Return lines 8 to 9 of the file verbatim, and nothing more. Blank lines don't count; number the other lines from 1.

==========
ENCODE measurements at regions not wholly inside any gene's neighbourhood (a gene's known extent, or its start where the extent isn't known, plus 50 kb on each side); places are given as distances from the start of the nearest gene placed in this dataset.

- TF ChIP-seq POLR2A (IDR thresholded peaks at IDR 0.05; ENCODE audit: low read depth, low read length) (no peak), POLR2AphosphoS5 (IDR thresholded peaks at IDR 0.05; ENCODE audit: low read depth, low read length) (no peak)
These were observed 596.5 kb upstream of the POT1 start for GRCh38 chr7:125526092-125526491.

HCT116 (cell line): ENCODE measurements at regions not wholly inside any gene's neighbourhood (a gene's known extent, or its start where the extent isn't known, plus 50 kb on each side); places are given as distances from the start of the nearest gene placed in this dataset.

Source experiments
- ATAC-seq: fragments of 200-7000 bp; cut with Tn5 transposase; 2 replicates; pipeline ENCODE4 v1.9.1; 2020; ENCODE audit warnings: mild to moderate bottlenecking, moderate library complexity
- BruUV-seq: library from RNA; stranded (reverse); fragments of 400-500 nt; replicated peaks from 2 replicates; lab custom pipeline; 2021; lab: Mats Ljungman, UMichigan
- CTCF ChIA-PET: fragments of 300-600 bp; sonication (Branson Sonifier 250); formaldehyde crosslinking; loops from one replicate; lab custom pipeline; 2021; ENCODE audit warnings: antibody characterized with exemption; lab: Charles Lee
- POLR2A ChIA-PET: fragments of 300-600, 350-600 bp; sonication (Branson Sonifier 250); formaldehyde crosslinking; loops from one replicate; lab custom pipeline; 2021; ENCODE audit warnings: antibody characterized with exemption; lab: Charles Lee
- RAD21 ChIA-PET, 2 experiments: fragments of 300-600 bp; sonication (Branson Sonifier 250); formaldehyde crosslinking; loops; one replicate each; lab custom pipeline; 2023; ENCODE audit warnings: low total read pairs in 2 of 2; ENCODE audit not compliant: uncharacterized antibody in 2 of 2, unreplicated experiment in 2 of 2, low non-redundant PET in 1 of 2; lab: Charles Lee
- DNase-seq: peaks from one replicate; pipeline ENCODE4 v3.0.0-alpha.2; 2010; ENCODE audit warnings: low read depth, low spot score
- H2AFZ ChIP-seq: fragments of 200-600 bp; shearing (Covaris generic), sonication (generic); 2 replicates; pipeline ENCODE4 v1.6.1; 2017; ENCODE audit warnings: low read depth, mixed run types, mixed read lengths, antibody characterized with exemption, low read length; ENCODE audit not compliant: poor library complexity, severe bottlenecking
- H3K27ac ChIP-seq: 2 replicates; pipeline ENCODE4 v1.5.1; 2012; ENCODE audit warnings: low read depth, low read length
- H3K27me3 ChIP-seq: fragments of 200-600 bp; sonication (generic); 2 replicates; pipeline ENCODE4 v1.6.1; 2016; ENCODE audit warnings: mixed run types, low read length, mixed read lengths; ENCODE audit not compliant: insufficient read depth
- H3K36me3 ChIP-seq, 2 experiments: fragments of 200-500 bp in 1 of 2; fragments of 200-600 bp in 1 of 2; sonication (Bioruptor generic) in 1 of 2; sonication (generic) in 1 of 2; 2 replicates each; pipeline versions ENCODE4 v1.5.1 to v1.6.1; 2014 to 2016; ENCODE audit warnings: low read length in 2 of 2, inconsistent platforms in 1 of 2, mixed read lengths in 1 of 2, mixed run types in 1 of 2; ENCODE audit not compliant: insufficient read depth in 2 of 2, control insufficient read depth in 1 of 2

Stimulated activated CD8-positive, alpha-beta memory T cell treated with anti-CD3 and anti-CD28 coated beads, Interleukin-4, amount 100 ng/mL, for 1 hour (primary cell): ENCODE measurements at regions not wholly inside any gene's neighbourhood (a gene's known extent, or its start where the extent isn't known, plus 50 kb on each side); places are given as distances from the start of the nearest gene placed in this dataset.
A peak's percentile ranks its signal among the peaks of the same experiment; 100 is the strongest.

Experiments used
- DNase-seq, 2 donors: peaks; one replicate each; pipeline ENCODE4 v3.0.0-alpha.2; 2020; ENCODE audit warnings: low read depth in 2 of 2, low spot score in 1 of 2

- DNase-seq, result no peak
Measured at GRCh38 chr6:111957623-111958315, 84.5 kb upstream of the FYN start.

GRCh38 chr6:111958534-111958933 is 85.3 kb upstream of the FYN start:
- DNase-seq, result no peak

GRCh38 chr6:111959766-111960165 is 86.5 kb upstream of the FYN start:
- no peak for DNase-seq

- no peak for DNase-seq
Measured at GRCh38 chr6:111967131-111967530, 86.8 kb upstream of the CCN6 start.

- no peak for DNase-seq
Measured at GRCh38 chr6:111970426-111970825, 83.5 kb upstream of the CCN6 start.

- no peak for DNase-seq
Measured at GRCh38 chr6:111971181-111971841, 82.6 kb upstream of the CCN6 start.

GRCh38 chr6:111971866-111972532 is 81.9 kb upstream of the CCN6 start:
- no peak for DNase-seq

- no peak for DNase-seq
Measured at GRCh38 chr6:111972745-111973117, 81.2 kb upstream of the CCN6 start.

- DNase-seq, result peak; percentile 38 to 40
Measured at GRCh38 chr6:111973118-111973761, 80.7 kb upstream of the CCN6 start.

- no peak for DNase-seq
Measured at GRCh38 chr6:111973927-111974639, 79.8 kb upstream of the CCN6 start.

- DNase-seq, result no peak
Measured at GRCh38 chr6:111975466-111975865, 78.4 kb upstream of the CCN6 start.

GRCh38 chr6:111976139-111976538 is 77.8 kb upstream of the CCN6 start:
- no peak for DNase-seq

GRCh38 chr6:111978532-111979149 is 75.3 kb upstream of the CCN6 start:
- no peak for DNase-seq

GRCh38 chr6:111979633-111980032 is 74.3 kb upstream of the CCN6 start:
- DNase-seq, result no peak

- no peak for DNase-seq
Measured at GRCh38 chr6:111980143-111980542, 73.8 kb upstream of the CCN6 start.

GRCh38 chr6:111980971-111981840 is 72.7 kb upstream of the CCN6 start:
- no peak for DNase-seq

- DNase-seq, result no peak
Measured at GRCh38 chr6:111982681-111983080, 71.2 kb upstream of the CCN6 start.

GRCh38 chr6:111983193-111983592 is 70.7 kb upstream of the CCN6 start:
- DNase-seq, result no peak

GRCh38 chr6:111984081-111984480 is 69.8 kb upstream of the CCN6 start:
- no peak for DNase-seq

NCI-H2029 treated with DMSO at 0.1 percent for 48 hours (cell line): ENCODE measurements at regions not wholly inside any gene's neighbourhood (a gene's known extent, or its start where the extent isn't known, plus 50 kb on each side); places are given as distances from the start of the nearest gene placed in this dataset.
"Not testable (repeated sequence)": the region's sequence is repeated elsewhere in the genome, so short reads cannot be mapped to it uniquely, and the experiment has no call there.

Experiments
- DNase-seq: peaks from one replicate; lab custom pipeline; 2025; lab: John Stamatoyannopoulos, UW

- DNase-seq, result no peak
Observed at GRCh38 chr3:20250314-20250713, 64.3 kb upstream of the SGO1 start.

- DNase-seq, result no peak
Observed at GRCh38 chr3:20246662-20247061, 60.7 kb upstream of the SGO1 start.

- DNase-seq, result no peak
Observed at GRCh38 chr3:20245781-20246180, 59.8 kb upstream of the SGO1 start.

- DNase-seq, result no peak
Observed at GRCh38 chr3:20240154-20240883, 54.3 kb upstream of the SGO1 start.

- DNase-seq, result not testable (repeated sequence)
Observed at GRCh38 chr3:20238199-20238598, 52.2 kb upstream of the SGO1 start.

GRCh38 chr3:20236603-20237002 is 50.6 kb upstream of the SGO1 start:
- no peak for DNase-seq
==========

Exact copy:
- CTCF ChIA-PET: fragments of 300-600 bp; sonication (Branson Sonifier 250); formaldehyde crosslinking; loops from one replicate; lab custom pipeline; 2021; ENCODE audit warnings: antibody characterized with exemption; lab: Charles Lee
- POLR2A ChIA-PET: fragments of 300-600, 350-600 bp; sonication (Branson Sonifier 250); formaldehyde crosslinking; loops from one replicate; lab custom pipeline; 2021; ENCODE audit warnings: antibody characterized with exemption; lab: Charles Lee